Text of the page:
Filipinos are known for being resilient in the face of storms. It comes with living in a natural disaster-prone country like the Philippines—we’re so used to dealing with it. Every time a typhoon hits your area, you’ve got no other choice but to remain strong no matter how badly you’re affected.
Typhoon preparedness should be the Filipinos’ way of life to minimize the impact of disasters on lives and properties. The Philippine Red Cross encourages Pinoys to always keep in mind the four Ps of disaster management: predict, plan, prepare, and practice.
Protect yourself, your family, and your home against the adverse impact of an impending typhoon in the Philippines. Keep in mind the following tips from the Red Cross, Office of Civil Defense, Department of Health, and National Disaster Risk Reduction and Management Council (NDRRMC) on what to do before, during, and after a typhoon.
What to Do Before a Typhoon in the Philippines
Photo from Philippine Red Cross Facebook page
Here’s a checklist of the things you need to do when there’s an upcoming typhoon in the Philippines:
Make your own lifeline kit consisting of essential items like food, money, documents, and toiletries that should last for two to three days.
Ensure you have enough food and water supply.
Keep the following items handy in case of a power outage: battery-operated radio, flashlights, spare batteries, rechargeable lamps, and candles.
Check your home for anything that needs to be fixed or secured, such as a leaky roof and trees that need to be trimmed.
Park your car in a higher place (like in a mall’s parking space) if you live in a low-lying area.
Secure your pets in a safe place.
Evacuate immediately and calmly—if there’s an order from your local government unit or if you live near a body of water or mountainsides—to avoid flash floods and landslides. Close all windows and switch off your main power supply.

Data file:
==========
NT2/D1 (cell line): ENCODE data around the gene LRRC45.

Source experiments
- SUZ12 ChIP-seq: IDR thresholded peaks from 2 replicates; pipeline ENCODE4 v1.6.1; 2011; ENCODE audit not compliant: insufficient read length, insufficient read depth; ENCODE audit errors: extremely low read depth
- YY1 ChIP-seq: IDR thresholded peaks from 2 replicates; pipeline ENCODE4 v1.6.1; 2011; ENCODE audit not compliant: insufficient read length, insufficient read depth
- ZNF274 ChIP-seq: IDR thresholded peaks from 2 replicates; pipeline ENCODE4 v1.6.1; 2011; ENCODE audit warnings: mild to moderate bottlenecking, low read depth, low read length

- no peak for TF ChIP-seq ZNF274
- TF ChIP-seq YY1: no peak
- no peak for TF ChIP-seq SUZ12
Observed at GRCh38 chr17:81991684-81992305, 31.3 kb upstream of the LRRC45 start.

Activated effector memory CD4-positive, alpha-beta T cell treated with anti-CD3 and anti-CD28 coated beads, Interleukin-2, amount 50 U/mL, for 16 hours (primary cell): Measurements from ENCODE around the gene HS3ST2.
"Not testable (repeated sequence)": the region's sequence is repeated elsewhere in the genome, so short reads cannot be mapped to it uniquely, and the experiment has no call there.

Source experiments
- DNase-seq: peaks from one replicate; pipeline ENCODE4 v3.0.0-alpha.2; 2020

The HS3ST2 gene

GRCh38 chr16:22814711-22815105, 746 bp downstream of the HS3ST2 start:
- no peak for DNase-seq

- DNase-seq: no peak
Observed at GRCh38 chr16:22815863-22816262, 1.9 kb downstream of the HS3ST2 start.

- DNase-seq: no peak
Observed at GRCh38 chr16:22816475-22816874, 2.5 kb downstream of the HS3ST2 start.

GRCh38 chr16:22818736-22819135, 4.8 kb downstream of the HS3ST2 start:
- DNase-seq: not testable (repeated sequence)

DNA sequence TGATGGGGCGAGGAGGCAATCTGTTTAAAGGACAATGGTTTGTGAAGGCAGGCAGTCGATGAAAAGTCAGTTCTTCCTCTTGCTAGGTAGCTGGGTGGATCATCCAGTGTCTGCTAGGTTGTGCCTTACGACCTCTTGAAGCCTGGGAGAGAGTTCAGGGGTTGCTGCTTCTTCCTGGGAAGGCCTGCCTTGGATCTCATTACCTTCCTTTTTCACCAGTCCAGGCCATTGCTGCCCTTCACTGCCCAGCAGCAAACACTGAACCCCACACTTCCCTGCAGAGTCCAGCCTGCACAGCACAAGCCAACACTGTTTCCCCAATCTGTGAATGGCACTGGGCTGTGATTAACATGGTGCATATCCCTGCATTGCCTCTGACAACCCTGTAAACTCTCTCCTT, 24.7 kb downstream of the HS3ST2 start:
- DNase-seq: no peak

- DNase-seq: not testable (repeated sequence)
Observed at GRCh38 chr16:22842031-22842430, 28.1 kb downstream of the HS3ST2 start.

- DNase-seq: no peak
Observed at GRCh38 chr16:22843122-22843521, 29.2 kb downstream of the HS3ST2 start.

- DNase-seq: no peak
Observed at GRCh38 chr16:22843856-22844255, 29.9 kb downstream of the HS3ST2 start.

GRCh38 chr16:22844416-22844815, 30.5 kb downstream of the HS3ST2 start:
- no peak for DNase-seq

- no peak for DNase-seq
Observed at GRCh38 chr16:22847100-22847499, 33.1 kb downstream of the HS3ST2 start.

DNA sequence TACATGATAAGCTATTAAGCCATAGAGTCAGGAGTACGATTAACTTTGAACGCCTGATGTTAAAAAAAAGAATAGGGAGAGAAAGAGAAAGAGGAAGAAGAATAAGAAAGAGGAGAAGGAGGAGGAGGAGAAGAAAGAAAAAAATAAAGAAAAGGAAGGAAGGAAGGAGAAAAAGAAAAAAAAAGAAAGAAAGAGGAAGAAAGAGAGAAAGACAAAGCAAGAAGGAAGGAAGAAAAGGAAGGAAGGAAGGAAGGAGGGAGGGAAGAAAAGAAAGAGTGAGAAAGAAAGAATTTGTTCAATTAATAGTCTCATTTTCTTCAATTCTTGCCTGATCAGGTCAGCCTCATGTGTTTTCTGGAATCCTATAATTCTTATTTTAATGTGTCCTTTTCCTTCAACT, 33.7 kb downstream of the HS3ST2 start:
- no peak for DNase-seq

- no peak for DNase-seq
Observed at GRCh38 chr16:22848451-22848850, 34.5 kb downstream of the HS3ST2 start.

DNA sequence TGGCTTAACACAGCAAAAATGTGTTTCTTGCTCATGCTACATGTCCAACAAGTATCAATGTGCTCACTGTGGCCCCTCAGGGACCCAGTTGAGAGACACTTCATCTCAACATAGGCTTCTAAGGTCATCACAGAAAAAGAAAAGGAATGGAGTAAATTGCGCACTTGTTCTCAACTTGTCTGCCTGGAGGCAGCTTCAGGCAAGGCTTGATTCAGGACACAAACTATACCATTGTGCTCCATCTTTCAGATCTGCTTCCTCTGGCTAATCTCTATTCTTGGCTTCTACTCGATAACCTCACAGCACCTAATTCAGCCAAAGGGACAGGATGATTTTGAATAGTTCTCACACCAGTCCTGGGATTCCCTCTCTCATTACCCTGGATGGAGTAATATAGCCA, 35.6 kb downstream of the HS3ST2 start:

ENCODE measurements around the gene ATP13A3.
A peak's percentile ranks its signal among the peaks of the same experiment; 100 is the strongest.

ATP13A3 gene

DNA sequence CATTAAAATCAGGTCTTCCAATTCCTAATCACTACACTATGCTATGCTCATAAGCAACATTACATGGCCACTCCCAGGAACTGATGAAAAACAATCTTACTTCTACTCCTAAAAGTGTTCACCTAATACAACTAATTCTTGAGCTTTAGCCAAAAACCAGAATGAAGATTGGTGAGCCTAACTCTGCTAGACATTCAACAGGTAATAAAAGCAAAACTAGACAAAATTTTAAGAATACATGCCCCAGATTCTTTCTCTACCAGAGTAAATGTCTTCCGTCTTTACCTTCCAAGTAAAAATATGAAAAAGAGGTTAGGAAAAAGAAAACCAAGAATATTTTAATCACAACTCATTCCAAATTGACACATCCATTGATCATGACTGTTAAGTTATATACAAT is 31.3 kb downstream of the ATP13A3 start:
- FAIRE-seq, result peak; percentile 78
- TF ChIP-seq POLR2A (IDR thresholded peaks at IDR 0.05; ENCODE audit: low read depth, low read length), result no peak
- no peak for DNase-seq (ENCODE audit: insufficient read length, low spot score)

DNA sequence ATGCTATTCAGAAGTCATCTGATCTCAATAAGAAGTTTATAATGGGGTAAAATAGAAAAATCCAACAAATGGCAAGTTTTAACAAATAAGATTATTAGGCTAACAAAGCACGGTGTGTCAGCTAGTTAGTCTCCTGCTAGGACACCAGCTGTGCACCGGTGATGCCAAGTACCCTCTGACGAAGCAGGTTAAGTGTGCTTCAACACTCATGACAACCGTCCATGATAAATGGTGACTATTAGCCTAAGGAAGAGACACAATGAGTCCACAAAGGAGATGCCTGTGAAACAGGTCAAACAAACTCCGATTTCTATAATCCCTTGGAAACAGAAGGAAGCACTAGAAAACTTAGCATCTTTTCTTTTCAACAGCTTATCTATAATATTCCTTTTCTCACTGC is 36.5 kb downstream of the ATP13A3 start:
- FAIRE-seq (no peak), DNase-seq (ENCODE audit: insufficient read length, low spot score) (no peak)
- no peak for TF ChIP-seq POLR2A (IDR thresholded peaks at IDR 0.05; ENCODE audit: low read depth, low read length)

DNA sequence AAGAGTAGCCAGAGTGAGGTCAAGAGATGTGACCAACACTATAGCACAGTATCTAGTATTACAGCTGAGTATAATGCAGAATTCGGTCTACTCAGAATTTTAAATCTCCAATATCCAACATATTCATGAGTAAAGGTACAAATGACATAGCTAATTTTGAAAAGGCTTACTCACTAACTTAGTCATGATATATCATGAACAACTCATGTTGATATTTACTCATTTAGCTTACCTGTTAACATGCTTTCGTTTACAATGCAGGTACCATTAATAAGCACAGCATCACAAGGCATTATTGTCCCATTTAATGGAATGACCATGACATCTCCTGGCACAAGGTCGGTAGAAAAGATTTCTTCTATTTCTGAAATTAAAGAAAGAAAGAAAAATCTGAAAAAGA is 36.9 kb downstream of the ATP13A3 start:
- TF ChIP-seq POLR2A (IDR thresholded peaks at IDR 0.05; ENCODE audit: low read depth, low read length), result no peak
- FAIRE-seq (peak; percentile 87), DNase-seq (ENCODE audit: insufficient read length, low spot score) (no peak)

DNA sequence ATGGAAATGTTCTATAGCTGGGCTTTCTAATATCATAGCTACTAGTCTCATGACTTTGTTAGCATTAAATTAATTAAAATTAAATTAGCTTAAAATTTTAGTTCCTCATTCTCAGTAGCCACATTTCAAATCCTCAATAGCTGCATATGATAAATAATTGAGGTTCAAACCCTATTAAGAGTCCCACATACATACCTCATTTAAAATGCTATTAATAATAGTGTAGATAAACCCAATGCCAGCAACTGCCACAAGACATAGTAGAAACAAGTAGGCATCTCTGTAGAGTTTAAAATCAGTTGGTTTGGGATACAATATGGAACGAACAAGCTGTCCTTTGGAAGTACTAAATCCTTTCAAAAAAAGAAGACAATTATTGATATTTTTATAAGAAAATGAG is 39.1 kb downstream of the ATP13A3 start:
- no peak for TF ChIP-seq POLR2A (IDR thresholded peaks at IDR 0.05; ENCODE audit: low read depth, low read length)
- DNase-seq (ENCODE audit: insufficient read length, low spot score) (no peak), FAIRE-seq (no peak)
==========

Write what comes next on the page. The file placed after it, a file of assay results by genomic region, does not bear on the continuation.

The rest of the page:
Make a plan for staying in touch with your family during a typhoon.
When the storm has passed, you still have to remain alert for any risk. According to the Red Cross, it’s crucial to be self-reliant during the first three days following a disaster like a typhoon in the Philippines. This is when water, electricity, and communication lines are usually non-existent.
Here’s a to-do list you can refer to during the aftermath of a typhoon in the Philippines:
Leave the evacuation area only when the authorities declare that it’s safe to return home.
If your home was ruined by the typhoon, check first if it’s safe and stable before entering.
Watch out for live wires or outlets submerged in water.
Don’t plug in and use appliances and other electrical devices that have been flooded.
Remove water that has accumulated in containers, cans, tires, and pots to keep mosquitos from breeding.
Report any damaged electric posts and cables to the authorities.
Keep monitoring the news for any new typhoon in the Philippines.
Better be safe—and prepared—than sorry. Rather than doing nothing before a disaster happens, take a more proactive approach in securing your loved ones and properties. Take note of what to do before, during, and after a typhoon in the Philippines. This way, you can reduce the extent of any damage caused by a disaster.
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